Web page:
The policy will take a dual top-down and bottom-up approach with targets and measurable outcomes over the next 10 years, and wants to see “appropriate support” from the food industry.
Priority steps for the first year include developing proposals for fiscal measures to promote healthy eating, including a tax on sugar-sweetened beverages by the end of this year, as well as legislation for “calorie posting”.
It will also agree food reformulation targets with industry – although it does not stipulate whether these will be mandatory or voluntary – and put in place a code of practice for the marketing, sponsorship and product placement of food and drinks. This will be set by the Department of Health in collaboration with business association Ibec, Food and Drink Industry Ireland (FDII) and the Food Safety Authority of Ireland (FSAI) over the next 10 years.
It will also consider maximum portion sizes for unhealthy foods and drinks, starting in 2017 on a voluntary basis initially.
• Only one in four (26%) report that they eat five or more portions of fruit and vegetables daily.
• Just over one in five (22%) report that they do not eat fruit or vegetables every day.
• Almost two in every three (65%) report that they consume snack foods or sugar-sweetened drinks daily.
• Almost two in every three (62%) eat snack foods daily, consuming an average of two portions per day.
Source: Healthy Ireland Survey
“Marketing and pricing play key roles in shaping our food choices. It is therefore essential that the way food and drinks are promoted and marketed reduces exposure to unhealthy food using nutrition profiling," reads the policy report.
“Nutrition profiling allows foods and drinks to be classified in terms of their overall nutrition and not just individual nutrients, such as fat or sugar. It is also important that the foods and beverages consumed by adults and children are broadly aligned with the nutrition guidance to achieve and maintain a healthy weight.”
The Department of Health will provide overall stewardship of the policy, and will work collaboratively with international organisations such as the World Health
Organisation (WHO), the EU and Northern Irish institutions.
One of the short term targets for the next five years is a sustained downward trend (averaging at 0.5% per year) in excess weight levels of adults and children, and a reduction in the gap in obesity levels between the highest and lowest socioeconomic groups of 10%.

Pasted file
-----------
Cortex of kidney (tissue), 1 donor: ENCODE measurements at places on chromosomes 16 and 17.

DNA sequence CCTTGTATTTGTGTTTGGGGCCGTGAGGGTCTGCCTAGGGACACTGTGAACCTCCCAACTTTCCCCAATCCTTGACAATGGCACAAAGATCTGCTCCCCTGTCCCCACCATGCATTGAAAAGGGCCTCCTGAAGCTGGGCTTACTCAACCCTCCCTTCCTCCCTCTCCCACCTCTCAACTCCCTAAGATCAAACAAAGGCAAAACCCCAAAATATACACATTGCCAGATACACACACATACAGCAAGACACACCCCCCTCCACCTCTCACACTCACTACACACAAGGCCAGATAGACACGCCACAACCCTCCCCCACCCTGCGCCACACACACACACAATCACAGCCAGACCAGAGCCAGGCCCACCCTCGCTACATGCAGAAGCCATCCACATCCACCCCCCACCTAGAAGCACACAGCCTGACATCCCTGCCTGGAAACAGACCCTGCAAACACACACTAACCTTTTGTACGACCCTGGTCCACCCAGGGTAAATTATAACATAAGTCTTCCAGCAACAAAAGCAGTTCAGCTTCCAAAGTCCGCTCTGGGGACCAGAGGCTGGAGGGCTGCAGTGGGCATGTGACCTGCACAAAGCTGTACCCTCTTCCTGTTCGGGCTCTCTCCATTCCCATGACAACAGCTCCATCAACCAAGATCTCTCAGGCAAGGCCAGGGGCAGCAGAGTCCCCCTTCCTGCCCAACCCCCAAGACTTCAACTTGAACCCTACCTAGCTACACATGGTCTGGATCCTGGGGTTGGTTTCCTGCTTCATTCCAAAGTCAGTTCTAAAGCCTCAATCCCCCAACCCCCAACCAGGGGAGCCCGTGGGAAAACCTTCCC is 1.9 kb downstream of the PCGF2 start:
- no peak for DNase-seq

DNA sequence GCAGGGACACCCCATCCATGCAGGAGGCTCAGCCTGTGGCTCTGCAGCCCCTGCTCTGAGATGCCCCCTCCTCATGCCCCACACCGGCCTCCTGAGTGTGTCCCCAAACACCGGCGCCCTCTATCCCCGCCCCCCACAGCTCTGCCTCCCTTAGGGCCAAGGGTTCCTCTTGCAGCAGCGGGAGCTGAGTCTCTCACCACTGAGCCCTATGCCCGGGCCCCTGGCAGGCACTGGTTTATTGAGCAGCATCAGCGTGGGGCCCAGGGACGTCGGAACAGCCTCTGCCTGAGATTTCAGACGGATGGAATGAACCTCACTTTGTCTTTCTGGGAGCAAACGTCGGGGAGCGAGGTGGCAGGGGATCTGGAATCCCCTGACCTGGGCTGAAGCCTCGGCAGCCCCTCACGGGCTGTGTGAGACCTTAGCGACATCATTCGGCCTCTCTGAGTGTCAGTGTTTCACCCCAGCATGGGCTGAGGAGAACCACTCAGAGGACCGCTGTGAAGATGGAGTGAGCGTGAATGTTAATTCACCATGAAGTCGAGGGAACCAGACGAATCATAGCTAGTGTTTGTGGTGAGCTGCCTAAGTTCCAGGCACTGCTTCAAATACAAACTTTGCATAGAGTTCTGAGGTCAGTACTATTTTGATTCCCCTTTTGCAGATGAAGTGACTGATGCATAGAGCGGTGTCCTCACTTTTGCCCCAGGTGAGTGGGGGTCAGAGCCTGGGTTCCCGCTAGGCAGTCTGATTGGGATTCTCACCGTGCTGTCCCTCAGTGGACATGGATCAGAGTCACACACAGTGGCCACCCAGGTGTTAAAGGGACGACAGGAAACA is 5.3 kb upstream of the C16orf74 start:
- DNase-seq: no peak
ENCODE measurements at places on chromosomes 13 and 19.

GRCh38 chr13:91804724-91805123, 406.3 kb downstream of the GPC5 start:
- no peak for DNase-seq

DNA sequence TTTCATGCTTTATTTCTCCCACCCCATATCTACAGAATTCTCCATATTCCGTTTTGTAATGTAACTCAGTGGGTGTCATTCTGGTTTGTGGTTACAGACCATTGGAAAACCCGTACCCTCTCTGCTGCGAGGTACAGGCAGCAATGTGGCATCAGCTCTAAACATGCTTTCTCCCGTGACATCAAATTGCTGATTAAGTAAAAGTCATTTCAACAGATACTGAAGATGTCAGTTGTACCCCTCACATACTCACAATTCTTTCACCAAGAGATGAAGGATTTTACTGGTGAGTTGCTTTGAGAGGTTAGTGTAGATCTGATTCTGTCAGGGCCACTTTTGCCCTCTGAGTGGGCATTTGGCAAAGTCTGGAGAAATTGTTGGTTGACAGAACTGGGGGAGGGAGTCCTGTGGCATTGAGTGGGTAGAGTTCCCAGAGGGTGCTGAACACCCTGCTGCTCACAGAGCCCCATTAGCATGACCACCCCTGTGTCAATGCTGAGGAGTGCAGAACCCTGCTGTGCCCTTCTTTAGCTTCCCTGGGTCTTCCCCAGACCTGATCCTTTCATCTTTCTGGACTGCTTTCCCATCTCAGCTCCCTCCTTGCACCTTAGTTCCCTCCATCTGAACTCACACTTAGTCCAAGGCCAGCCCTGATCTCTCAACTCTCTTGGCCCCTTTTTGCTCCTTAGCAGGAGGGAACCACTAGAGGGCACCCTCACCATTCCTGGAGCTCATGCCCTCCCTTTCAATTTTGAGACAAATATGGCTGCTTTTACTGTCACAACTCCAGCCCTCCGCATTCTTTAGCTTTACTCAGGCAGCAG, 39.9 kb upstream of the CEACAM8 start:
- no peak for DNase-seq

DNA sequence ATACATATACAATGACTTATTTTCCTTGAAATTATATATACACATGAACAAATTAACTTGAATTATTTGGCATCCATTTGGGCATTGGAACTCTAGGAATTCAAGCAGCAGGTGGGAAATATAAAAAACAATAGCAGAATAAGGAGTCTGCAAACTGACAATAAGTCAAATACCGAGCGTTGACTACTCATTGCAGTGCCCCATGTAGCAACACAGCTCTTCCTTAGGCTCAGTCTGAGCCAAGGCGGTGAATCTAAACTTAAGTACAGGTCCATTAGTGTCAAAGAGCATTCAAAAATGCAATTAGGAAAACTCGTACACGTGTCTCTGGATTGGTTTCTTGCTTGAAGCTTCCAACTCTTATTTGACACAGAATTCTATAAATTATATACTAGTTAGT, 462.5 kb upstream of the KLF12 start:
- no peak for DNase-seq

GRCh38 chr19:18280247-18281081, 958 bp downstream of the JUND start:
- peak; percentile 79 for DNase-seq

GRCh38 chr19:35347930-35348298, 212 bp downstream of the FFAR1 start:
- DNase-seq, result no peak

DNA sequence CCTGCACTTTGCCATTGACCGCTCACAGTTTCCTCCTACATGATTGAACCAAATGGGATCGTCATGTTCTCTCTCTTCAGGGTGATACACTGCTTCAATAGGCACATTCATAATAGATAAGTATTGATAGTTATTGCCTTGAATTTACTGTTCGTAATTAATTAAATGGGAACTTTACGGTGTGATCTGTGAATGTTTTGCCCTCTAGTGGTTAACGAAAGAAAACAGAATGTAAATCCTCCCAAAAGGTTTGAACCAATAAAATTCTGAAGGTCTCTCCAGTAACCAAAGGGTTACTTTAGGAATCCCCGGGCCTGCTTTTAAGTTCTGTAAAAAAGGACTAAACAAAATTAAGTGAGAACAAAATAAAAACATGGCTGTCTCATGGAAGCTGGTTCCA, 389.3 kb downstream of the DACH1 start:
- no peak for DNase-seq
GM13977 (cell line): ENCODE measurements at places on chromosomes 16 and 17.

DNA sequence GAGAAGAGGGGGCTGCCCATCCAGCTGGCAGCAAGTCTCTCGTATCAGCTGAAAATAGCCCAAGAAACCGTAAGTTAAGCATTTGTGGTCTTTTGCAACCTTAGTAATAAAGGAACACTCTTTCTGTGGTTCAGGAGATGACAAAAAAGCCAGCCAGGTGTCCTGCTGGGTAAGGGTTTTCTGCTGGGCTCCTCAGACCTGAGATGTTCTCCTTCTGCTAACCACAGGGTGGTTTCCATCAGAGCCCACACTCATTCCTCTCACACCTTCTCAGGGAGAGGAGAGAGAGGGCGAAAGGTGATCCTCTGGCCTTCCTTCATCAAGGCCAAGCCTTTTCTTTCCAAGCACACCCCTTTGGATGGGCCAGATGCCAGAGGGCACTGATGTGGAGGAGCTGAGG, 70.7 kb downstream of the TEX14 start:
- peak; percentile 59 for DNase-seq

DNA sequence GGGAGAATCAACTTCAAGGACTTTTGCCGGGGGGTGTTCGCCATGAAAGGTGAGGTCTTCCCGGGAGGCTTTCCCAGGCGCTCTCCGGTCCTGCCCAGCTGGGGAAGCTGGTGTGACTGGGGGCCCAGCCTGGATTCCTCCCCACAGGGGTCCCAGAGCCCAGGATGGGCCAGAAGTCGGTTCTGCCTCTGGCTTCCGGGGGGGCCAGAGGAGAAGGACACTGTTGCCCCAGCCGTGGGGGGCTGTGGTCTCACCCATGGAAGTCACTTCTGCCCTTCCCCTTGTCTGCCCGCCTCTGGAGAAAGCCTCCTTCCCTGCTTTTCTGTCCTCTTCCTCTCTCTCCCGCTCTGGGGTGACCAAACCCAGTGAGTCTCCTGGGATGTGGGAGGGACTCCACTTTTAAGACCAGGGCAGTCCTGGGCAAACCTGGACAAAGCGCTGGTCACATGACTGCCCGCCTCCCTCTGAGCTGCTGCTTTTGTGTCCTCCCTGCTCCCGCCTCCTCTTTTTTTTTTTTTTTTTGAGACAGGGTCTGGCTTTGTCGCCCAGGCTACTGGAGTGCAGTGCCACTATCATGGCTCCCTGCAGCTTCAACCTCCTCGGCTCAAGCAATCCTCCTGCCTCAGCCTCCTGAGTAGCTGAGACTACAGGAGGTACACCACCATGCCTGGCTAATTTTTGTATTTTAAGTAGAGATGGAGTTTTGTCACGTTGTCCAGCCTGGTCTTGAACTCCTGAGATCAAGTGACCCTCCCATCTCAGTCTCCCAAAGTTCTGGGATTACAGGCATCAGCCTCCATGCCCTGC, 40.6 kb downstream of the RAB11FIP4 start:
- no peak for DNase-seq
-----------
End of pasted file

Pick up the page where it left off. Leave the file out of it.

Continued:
FDII Director Paul Kelly said it supported the collaborative approach to diet and public health but rejected fiscal meaures.
“There are elements of the new policy that the food and drink industry can support through our work on effective measures like product reformulation, nutrition labelling, product choice and workplace wellbeing. However, the food sector is adamantly opposed to the inclusion of policy measures, like food and beverage taxes, which are unfair, discriminatory and not evidence based,” he said.
Public health over profit? Fat chance, says IHF
Meanwhile the Irish Heart Foundation (IHF) said it was concerned about the significant role given to the food and beverage industry in the strategy, such as the forum for engagement with industry and a voluntary code on marketing of unhealthy products to children.
Head of advocacy for the NGO, Chris Macey said: “The only way such plans could work is if industry takes action that puts the interests of public health above its own corporate interests. Sadly, that just isn’t going to happen.”
Macey also drew attention to the lack of funding specifically set aside for the policy. “It’s a worrying sign that there is currently no dedicated funding for the strategy, whilst we already know that one of its key measures, the imposition of a sugar-sweetened drinks tax, has been postponed until 2018 at least, despite overwhelming public and political support.”
Click here to read the policy in full.